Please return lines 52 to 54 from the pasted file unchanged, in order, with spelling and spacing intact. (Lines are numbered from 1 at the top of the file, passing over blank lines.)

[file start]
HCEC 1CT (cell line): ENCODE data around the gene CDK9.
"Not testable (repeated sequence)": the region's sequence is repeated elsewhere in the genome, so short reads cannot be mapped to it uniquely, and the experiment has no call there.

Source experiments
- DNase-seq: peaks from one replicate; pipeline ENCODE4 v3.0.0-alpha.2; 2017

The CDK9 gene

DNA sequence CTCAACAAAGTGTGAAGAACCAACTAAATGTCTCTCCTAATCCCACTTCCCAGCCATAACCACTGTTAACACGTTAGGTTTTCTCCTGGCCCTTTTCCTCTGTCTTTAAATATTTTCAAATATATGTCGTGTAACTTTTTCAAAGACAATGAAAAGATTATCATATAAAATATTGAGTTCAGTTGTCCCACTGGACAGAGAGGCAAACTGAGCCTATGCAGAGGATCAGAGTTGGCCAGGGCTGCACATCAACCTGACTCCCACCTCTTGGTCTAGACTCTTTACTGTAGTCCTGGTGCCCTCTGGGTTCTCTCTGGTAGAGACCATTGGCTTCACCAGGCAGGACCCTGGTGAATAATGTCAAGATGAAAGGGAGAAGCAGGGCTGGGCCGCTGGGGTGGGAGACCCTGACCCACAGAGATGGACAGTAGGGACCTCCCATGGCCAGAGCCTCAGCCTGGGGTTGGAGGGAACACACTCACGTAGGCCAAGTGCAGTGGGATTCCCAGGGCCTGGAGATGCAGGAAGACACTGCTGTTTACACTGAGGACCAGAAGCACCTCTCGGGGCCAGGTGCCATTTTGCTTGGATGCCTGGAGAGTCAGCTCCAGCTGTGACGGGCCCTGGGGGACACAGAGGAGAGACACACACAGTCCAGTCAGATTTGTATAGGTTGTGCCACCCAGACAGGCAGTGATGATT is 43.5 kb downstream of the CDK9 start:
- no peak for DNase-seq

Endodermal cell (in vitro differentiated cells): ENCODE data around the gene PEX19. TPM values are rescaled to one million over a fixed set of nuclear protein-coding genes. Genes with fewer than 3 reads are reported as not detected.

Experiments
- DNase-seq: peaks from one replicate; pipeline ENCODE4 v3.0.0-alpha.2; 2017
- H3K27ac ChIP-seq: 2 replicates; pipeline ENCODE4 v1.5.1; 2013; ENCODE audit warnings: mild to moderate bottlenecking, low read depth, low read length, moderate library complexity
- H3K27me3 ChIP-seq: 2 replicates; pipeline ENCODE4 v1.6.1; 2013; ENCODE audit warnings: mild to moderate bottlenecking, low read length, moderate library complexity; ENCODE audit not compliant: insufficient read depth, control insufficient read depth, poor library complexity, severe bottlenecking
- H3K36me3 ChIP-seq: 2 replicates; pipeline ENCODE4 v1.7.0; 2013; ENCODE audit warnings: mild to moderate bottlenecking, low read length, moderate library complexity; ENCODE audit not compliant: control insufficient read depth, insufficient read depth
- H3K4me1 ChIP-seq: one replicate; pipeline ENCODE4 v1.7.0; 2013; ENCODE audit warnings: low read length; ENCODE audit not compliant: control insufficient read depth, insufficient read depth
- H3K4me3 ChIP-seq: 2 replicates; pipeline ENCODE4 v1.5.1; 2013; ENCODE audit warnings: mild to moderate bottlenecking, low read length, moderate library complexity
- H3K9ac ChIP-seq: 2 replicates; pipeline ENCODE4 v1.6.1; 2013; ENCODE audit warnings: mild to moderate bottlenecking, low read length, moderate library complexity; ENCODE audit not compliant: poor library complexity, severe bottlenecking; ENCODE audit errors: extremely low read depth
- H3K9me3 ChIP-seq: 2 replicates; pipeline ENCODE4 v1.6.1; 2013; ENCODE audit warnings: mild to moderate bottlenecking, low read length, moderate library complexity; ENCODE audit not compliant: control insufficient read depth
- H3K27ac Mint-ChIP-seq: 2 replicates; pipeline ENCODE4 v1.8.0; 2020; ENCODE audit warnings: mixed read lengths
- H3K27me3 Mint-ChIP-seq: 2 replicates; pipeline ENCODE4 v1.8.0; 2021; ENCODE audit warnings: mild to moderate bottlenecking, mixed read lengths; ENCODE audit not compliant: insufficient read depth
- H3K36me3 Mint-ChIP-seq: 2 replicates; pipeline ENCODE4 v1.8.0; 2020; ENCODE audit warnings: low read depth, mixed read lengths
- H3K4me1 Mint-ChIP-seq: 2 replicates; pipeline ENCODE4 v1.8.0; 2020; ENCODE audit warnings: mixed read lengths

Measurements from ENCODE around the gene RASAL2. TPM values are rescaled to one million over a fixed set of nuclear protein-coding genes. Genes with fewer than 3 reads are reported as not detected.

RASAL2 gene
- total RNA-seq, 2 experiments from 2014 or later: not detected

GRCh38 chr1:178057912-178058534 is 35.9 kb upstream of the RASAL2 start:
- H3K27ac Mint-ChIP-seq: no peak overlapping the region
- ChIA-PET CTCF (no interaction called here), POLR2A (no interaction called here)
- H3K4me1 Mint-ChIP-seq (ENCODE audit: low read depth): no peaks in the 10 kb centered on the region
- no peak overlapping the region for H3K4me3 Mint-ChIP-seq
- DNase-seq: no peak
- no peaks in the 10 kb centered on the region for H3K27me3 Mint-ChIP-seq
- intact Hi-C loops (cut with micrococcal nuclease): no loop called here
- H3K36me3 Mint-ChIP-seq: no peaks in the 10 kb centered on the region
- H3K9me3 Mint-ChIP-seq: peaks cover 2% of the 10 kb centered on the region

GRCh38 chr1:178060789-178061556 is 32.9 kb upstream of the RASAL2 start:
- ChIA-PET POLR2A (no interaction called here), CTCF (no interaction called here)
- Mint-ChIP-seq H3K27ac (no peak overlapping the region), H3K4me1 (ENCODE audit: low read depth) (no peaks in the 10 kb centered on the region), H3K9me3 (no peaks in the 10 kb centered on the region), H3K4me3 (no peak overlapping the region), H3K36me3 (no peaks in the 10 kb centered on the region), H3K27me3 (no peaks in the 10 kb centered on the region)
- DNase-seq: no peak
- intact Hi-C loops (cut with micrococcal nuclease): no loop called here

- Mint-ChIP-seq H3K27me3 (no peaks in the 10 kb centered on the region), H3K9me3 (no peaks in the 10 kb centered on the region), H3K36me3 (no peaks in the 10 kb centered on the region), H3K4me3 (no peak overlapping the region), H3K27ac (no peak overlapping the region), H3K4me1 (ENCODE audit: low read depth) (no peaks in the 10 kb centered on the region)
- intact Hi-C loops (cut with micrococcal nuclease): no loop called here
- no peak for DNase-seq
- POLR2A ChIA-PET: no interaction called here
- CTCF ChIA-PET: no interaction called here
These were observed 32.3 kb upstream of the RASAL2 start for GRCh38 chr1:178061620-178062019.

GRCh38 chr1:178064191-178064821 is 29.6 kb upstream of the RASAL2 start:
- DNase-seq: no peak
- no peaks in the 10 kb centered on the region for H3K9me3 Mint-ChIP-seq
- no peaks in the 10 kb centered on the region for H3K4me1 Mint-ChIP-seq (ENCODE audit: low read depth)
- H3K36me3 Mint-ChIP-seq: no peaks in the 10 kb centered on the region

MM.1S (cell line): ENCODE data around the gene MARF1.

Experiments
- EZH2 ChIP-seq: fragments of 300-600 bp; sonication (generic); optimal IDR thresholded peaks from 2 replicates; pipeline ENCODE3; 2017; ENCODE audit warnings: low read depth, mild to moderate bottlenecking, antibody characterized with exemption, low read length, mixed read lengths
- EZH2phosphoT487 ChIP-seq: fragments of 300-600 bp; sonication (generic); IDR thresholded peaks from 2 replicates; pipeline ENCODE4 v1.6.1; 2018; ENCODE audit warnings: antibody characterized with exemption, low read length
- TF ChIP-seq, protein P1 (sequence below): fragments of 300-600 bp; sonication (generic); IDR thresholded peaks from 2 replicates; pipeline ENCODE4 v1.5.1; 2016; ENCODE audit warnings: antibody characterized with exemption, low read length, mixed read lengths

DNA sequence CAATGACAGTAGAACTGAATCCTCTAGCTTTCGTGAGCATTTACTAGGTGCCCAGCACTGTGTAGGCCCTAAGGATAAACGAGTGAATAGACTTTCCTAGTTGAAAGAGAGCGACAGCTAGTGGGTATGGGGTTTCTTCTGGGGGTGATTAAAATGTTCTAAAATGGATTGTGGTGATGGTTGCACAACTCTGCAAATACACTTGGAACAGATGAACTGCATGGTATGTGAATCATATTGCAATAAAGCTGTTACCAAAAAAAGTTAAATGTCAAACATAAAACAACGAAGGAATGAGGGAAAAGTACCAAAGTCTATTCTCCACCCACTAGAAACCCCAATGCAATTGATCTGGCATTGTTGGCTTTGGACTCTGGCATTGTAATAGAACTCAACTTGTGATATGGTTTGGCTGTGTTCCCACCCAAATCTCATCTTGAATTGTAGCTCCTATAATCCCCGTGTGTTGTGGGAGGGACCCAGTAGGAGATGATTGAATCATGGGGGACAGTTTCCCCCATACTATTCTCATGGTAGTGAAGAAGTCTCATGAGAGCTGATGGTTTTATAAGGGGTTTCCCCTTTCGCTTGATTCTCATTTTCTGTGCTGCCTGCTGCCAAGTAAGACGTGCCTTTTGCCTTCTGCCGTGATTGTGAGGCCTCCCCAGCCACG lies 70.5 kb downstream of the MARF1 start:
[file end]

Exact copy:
Experiments
- EZH2 ChIP-seq: fragments of 300-600 bp; sonication (generic); optimal IDR thresholded peaks from 2 replicates; pipeline ENCODE3; 2017; ENCODE audit warnings: low read depth, mild to moderate bottlenecking, antibody characterized with exemption, low read length, mixed read lengths
- EZH2phosphoT487 ChIP-seq: fragments of 300-600 bp; sonication (generic); IDR thresholded peaks from 2 replicates; pipeline ENCODE4 v1.6.1; 2018; ENCODE audit warnings: antibody characterized with exemption, low read length